But I think the most challenging pieces is figuring out how it’s all going to come together.
My favourite aspect of working at MLSE LaunchPad is supporting our staff and working with youth. Trying to cultivate their potential, helping them to see the value that they bring to the organization and the community is key. Ultimately, it’s what makes a difference in the community members we serve
As much as it is rewarding to see them succeed, it’s challenging because you’re dealing with young people!
But the most rewarding part is watching many of them that I’ve mentored over the past decade blossom. They’re a little bit older now and watching their reflections and how they now support young people is special to me. In fact, some have gone on to coach teams and win championships. So, seeing the success of those I’ve worked with over the past decade is super rewarding for me! I don’t think there’s anything as cool as watching people that you’ve seen grow to do well for themselves and the community.
When did you realize that you wanted a career in sport and how has your perspective of working in sport changed from when you first started to now?
I don’t know that exact moment I realized I wanted to work in sport. Nonetheless, I’ve always loved and been apart of sport since I can remember. When I was 16 and I was still under 6-feet in height. I realized I wasn’t going to make the NBA [laughs], so I was like “let me try to find a plan B.”
I’ve always known I wanted to work in sport. When I first realized there were employment opportunities in it, I knew this is what I wanted. Like many, I didn’t realize you could make a living and career out of working on the administrative side of sport.
I tell people all the time that I work in pro-sports and I’m not a pro-athlete. I think that’s a big realization came then. It was a surprise, but I am grateful I came to it. You can actually get paid and not be on the court.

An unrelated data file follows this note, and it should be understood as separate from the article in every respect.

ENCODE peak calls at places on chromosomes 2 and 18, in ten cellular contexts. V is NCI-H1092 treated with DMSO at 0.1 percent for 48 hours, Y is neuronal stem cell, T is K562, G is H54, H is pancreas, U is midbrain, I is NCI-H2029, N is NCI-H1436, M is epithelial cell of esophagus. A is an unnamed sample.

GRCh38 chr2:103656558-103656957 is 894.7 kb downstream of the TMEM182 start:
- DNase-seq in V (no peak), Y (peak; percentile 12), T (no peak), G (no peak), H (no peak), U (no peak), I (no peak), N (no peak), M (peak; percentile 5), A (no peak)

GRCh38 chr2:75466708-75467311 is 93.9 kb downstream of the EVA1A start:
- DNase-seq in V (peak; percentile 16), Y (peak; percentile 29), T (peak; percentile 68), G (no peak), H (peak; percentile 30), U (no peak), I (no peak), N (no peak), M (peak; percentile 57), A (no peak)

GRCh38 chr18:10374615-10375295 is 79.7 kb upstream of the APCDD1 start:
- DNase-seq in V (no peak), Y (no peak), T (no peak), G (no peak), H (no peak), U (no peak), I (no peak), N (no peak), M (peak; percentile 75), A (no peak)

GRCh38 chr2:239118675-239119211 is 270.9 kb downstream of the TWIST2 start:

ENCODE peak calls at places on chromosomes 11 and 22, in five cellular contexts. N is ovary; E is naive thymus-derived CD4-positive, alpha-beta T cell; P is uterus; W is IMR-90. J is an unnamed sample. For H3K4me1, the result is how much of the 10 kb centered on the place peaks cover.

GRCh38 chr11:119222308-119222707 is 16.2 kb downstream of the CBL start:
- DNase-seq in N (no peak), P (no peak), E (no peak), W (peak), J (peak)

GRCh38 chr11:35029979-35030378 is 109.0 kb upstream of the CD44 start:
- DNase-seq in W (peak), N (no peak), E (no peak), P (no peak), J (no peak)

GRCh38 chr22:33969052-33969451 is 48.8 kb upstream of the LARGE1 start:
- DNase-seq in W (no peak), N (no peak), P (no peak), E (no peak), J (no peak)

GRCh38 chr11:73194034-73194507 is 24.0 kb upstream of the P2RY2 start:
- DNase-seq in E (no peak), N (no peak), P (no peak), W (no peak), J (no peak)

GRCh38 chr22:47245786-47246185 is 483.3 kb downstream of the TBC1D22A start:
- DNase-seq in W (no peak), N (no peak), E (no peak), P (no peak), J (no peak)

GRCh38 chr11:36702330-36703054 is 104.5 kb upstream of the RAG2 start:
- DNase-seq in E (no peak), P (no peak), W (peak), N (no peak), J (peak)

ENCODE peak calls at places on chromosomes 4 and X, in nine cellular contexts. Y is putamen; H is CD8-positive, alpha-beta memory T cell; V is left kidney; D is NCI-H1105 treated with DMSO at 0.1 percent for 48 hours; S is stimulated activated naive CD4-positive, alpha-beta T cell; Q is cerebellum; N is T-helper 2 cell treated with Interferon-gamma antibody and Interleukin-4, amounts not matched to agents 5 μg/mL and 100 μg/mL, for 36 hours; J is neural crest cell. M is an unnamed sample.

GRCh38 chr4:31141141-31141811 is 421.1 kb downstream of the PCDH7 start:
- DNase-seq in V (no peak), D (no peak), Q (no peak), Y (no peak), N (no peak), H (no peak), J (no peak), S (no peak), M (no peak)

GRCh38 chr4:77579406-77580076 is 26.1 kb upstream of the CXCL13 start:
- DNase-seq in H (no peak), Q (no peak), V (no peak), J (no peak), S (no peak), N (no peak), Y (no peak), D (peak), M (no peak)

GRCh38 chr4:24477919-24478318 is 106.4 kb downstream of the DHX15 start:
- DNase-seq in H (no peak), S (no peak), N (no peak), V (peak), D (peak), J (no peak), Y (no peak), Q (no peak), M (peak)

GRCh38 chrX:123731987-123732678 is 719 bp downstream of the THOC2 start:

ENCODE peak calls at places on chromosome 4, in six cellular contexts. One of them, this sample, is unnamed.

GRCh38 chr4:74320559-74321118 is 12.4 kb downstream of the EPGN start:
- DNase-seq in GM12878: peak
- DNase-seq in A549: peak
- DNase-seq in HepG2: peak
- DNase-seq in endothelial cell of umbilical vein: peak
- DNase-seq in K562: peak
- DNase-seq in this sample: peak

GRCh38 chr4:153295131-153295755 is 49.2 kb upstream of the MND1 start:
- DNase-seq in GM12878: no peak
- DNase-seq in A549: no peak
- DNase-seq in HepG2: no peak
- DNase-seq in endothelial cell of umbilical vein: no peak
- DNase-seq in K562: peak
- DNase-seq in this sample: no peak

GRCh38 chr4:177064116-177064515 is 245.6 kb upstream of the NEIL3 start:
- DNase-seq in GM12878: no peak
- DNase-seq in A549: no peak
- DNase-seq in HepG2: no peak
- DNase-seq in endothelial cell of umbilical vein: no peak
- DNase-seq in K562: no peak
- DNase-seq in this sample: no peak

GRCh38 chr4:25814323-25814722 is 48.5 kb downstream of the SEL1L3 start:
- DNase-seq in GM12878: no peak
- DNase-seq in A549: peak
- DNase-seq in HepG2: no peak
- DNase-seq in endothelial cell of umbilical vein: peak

The sport system has a lot to offer. Being a former athlete, I can say that a lot of what you learn playing sport can be applied to your life and to your career.
Looking back at my time as a varsity athlete, I’m able to clearly see how what I learned playing sport translates into my career. Being a varsity athlete helped shape my ability to be an industry professional. It’s helped me to balance multiple priorities, cope with stress and work in groups. Of course, you may not love working with certain teammates or coaches, but I’ve learned the importance of sticking together by overcoming that.
How has working in sport impacted you as a person and what you do in your free time?
Well, you don’t get free time working in sport [laughs]. A lot of my free time is in sport. Sport has tremendous power to better society. Here are some of those ways sport does that.
1 Workability Skills
It’s a wonderful tool to teach young people skills, work readiness and employability skills that prepare them to be better students and achieve academic success.
2 Foster Mental & Physical Health
On top of that, sport is a wonderful tool to support positive mental health, in addition to physical health. In terms of physical health, participating in sport can encourage our youth to eat properly to fuel your body to reduce the risk of acquiring many diseases (such as type 2 diabetes).
3 Bringing Community Together
Sport brings the community together. We saw that recently with the Toronto Raptors. I don’t know what could bring 3 million people together to celebrate a trophy other than sport. I just think as a sector we can pull communities together!
Our community is so divisive right now, we’re going into elections right now in Canada. So, there’s a lot of talk about politics. Sure, we’re different, but sport has to make power to make us all come together. Everybody can rally around this thing and be part of the same thing.
I’ve seen that happen on TV and I’ve seen that happen in bigger places, like with the Raptors. I think it’s bigger than just looking at a ball going into a basket or a puck going into a net, I think sport really has the power to transform communities and change people’s lives.
You are the head coach for Centennial, how have you been able to manage both roles?
1 Focus on Organizing
I think being organized and well-planned is really important, that’s something that’s really important to me. Not putting things off and procrastinating is something I am keen on focusing on. I put things off and procrastinated in my earlier years as a student in university. So, I learned that the hard way about the consequences of doing that are.
2 Dedication and Commitment